Six Simple Steps to Becoming a SuperAger


The average life expectancy in the U.S. is about 78.5 years, yet there are more than 80,000 centenarians (people who are older than 100 years) in our country—the largest number of any country in the world. While genetics clearly play a factor in longevity, more and more medical experts maintain that there are a host of other factors that are more important in determining how long we will live. As respected Canadian nutritionist Leslie Beck says in her book, Longevity Diet: The Power Of Food To Slow Aging And Maintain Optimal Health: “What matters most in the aging process is what happens to our genes after we inherit them.” And it’s not just about a long life, but also about living a more dynamic life—able to stay active and relatively free from pain and illness.

Experts are calling those in their 80s or older, who have cognitive abilities and energy similar to people decades younger—SuperAgers. Researchers who have studied centenarians around the world say you can dramatically increase your odds of joining the ranks of the SuperAgers and collecting those 20+ additional years with lifestyle changes that aren’t all that hard or all that mysterious. Here are six steps to prolonging your life.

Keep close friends. That unhappy people generally don’t live as long as happy ones is hardly startling news. But one of the most damaging forms of unhappiness is loneliness. “Maintaining tight friendships as you get older is associated with better health and greater happiness—both of which are key ingredients for living to 100,” writes Science Journalist Marta Zaraska in her book Growing Young: How Friendship, Optimism and Kindness Can Help You Live to 100. Her research revealed that eating a Mediterranean diet—rich in fruit and vegetables; olive oil in place of butter—may reduce your chance of premature death by 21%. Having a large network of friends, though, will cut it by 45%. Having a happy marriage will pretty much halve it.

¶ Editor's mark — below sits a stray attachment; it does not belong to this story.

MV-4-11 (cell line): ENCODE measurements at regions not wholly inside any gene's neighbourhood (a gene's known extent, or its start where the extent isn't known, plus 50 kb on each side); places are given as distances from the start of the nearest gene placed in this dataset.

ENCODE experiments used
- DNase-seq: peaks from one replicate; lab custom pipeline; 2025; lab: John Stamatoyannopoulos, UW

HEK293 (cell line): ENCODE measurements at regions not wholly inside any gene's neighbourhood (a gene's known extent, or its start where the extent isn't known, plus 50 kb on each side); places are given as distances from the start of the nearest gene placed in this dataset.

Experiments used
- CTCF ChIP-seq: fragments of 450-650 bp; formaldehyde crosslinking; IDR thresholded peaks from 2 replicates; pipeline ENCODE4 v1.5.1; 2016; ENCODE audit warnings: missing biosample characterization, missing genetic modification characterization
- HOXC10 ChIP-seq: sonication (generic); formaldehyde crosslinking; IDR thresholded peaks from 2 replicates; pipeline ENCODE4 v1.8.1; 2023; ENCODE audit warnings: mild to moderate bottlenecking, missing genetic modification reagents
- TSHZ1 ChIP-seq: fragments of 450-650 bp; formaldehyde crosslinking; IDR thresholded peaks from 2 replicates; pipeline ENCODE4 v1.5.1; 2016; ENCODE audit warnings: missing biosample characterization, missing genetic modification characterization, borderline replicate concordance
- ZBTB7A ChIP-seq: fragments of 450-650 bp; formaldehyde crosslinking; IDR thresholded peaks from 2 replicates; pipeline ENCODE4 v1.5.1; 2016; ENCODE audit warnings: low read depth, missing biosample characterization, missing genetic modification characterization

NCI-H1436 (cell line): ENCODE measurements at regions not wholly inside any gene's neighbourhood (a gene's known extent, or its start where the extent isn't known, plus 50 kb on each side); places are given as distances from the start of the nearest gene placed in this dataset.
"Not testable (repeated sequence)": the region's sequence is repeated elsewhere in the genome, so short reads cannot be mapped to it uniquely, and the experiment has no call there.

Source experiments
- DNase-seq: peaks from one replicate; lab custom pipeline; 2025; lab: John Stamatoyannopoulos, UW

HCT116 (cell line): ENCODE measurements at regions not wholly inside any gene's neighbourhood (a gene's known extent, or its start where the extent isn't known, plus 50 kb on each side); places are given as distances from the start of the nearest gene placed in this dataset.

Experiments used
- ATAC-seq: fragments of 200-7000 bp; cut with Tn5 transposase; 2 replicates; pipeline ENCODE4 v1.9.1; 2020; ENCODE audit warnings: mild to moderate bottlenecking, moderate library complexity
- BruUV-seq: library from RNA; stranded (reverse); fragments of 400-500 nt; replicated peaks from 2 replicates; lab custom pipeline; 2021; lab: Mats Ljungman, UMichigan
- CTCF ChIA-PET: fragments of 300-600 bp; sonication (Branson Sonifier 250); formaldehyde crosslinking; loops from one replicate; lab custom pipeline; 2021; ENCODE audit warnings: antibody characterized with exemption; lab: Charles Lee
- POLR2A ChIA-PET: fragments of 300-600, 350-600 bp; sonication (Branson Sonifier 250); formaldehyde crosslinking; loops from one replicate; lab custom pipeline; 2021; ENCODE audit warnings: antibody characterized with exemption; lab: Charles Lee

Cut down on red meat. You don’t have to be a vegetarian to become a SuperAger, but substituting high quality plant protein (think lentils, almonds, chickpeas, potatoes and, yes, kale) for some servings of red meat will lower your risk of premature death in a meaningful way.

Don’t play hooky from your annual physical. Preventing disease or at least catching illnesses in their early stages will make living longer possible. To do that it’s critically important to see your doctor every year (or on whatever schedule your physician specifies). And don’t skip out on those medical screening tests (like colonoscopies, prostate exams, mammograms, etc.) that your healthcare provider recommends.

Sit less. “You may have heard it before, but sitting is the new smoking,” reports Sally Wadyka writing for the website “The latest research shows that too much time on your behind can be as deadly as nicotine. So if you want to live to 100, don’t smoke (obviously) and don’t fall prey to ‘sitting disease.’ One study found that leisure time sitting (like watching TV or surfing the web) has a big impact on your risk of dying younger. Those who spent more than six hours of leisure time a day sitting had a 19 percent higher mortality rate than those who spent less than three hours of their leisure time on the couch.” So when someone tells you to take a hike, do what they suggest. A University of Washington study found that a walkable neighborhood was a key contributor to living a long life.

Find your “ikigai”. In Japan, millions of people have ikigai (pronounced Ick-ee-guy)— a reason to jump out of bed each morning. Dan Buettner, author of Blue Zones: Lessons on Living Longer from the People Who’ve Lived the Longest, believes that ikigai is an important factor in longevity. Ikigai has its origins on the Japanese island of Okinawa, home to a population with what is believed to have the largest percentage of centenarians in the world. Ikigai can be work, or a hobby or volunteer service or any other activity that gives you purpose in life.

Scoop the snow off your neighbor’s driveway. Marta Zaraska says that helping others enhances your sense of well being, which in turn improves your health. You can derive the most benefit from helping others if your efforts are local and involve direct personal contact. And if you are combining your help with a bit of exercise, the benefits are multiplied.



Timothy J. Cuddigan (Founder - Retired)
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